Quaker Valley COG aims to develop region’s shared assets

Tuesday, February 5, 2019 | 6:03 AM


The Quaker Valley Council of Governments (QVCOG) has raised $130,000 for phase one of its Route 65 research study, set to begin next month.

Executive Director Susan Hockenberry said the Route 65 Corridor Project is an example of her organization’s ongoing emphasis on the Quaker Valley region’s shared assets. Along with projects like a shared geographic information system (GIS) initiative, it will help communities plan for the future.

According to the QVCOG website, the corridor study examines opportunities for multi-municipal cooperation, increasing connectivity and accessibility and maximizing the economic impact of the Route 65, among other areas of inquiry. Its geographic scope includes a 32-mile stretch of road that runs through QVCOG member municipalities and seven communities in Beaver County.

QVCOG’s partner in the study, Carnegie Mellon University’s Remaking Cities Institute, is receiving $90,000 of the grant funding and will perform most of the research. Phase one funding has come from the state Department of Community and Economic Development and Mobility21, a university research initiative sponsored by the U.S. Department of Transportation, Hockenberry said.

“The important part of this is, this is going to arm us with some information that later we can use to plan for projects,” said Jean-Sebastien Valois, a Kilbuck Township supervisor who serves as president of the QVCOG.

Community members will have a chance to help determine the future of the corridor. QVCOG plans to hold monthly educational and input events, where attendees can share their feedback on issues like safety and economic development and learn about the study’s results as they are published. These events begin in March and will be posted on QVCOG’s website, said Hockenberry.

Although the study has multiple phases, Hockenberry said that “a significant chunk of the research is going to be done here in the first six or seven months of this year.”

During this time, QVCOG will also be helping communities build interactive maps through its shared GIS program. Through a geographic information mapping tool called ArcGIS, municipalities are using open data from government and other sources to map regional assets, according to QVCOG representatives.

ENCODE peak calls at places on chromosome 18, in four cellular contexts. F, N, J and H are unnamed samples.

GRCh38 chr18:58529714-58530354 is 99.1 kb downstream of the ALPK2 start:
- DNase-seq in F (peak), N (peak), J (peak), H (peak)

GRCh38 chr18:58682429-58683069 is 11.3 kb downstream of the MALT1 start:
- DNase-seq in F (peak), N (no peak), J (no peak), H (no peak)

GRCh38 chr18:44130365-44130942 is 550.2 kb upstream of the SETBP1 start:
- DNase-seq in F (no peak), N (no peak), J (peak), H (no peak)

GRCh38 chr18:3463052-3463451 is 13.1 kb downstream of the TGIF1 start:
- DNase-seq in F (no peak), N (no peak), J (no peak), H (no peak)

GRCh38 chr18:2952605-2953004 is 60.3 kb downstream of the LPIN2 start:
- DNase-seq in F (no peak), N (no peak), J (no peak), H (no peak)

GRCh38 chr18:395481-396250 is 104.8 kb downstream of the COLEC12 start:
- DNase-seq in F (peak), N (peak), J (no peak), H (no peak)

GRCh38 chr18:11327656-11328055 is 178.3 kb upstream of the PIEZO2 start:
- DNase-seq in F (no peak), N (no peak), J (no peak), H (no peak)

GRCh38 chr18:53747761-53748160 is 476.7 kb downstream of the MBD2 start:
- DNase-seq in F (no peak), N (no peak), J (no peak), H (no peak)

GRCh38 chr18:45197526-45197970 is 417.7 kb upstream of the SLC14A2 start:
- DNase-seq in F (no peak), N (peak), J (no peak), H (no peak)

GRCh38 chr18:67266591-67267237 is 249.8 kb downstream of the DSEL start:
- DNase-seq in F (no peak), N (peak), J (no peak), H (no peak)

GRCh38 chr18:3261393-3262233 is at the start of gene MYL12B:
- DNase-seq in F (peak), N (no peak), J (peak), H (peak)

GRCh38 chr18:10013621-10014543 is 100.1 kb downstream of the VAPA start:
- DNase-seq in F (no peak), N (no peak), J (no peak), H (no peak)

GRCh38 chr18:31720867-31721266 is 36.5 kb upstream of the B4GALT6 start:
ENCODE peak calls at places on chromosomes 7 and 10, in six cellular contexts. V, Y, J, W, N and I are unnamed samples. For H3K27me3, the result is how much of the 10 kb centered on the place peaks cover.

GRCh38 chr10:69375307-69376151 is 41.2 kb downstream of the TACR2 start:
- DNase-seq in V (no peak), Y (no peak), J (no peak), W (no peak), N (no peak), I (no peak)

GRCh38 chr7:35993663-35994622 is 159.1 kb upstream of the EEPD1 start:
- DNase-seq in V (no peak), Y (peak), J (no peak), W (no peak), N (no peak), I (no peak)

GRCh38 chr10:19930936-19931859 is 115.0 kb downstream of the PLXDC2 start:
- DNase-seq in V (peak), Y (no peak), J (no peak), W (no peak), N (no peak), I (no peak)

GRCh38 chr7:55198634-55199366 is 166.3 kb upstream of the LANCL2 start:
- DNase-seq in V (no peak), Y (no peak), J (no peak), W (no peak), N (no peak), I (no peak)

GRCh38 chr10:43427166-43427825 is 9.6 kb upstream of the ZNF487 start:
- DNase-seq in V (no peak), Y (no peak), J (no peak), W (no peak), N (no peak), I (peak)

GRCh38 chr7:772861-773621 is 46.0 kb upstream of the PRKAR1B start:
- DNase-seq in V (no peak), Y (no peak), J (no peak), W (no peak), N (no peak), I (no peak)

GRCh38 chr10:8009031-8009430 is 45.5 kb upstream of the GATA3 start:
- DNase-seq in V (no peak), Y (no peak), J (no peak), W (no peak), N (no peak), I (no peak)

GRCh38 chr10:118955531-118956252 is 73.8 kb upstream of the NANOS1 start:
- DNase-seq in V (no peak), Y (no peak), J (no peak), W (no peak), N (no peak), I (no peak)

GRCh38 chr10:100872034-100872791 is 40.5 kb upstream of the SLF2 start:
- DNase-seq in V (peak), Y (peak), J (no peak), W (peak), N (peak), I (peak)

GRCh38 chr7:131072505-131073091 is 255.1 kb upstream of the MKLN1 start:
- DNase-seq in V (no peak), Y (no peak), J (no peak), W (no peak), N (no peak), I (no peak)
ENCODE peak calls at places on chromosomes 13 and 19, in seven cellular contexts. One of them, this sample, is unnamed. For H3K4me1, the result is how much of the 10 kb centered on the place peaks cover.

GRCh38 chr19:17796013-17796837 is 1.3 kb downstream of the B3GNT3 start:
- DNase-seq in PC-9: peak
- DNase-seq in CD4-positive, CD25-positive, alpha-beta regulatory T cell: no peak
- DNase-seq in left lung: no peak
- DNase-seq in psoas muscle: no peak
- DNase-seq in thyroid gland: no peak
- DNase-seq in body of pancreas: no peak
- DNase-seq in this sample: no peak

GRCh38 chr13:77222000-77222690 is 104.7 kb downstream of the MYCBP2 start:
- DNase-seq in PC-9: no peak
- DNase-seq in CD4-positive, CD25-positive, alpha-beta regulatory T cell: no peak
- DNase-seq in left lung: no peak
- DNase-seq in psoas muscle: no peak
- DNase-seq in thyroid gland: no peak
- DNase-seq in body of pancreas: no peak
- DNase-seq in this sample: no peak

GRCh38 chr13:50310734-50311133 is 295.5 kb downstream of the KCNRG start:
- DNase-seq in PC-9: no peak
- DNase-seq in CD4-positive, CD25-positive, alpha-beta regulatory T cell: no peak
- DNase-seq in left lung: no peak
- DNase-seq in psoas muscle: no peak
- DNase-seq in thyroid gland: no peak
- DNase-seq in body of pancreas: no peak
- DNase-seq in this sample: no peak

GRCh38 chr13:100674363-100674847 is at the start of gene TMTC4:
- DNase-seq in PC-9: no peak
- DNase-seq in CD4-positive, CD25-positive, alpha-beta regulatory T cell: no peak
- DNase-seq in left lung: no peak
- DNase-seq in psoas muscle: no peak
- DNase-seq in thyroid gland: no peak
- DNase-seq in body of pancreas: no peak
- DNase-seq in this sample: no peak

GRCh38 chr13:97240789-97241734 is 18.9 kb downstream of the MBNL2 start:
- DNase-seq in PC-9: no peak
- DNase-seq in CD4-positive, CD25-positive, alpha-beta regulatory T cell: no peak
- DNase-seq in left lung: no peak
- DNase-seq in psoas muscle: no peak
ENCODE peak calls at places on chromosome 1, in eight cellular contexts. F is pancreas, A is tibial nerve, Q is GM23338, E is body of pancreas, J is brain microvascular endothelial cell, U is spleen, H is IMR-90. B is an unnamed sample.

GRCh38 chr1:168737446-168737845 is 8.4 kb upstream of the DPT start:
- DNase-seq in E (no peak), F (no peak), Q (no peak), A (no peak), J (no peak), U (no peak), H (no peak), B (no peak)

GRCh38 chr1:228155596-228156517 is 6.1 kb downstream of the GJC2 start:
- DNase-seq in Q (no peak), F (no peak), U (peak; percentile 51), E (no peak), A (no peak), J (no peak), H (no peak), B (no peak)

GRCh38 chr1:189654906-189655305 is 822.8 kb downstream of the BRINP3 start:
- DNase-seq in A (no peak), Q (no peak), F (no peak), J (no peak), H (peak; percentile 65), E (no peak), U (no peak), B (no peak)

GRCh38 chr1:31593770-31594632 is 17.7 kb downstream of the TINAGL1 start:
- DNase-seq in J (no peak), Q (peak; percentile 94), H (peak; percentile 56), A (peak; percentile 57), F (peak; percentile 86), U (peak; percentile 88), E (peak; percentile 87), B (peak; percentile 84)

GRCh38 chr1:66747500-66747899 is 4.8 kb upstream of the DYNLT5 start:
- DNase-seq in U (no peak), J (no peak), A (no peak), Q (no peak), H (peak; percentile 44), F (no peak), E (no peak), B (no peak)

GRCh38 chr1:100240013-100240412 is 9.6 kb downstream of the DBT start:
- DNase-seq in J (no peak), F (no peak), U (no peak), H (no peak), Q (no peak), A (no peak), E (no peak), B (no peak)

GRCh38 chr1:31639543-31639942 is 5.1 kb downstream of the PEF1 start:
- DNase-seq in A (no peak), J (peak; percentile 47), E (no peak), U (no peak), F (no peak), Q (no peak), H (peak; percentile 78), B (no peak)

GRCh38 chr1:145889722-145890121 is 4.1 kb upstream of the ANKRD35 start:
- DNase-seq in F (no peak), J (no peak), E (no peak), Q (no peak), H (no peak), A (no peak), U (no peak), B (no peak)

Valois emphasized the economies of scale the project offers. When one community, like Kilbuck, maps all of its road signs, that technology then becomes available for users in nearby COG communities to use for the same purpose.

“Our goal for 2019 is to use it to document the presence, location and condition of all township signs and catch basins. We see that as a good project to get us and our public works crews familiar with the software and ready to use it for more advanced projects in the future,” said Matthew Doebler, an Aleppo Township commissioner and QVCOG board member.

Through quarterly training cohorts organized by the COG, government officials can improve their GIS proficiency and share knowledge with each other.

“It’s a many-to-many communication, we have a group of learners. Our goal is not to hoard knowledge, we want to spread knowledge,” Hockenberry said.

Purchasing the shared service through QVCOG helps make GIS feasible for smaller municipalities. Kilbuck Township, for example, would pay over $1,500 more for GIS if it had to buy the technology on its own, she added.

Shared GIS isn’t the only joint purchasing arrangement QVCOG is prioritizing this year. The organization is currently collecting survey data from local governments to evaluate the potential for aggregate purchasing of solar power installations. QVCOG is also supporting member municipalities participating in a five-year waste collection agreement with Waste Management. The COG serves as a single point of contact with the company, according to Hockenberry.

She also cited time-sharing arrangements, designed to give municipalities technical assistance. QVCOG provides consulting services to governments that request help with financial administration and interpretation of zoning ordinances, according to the organization’s website.

As executive director, Hockenberry’s expertise will be key to growing these initiatives in 2019, according to Valois. Although she is now working on a contractual basis, due to changes in dues revenue from members, her role remains the same, he added.

“It’s pretty exciting to see these kinds of modernizations happening in local government and certainly in service to intergovernmental endeavors,” said Hockenberry.

Sam Bojarski is a Tribune-Review contributing writer.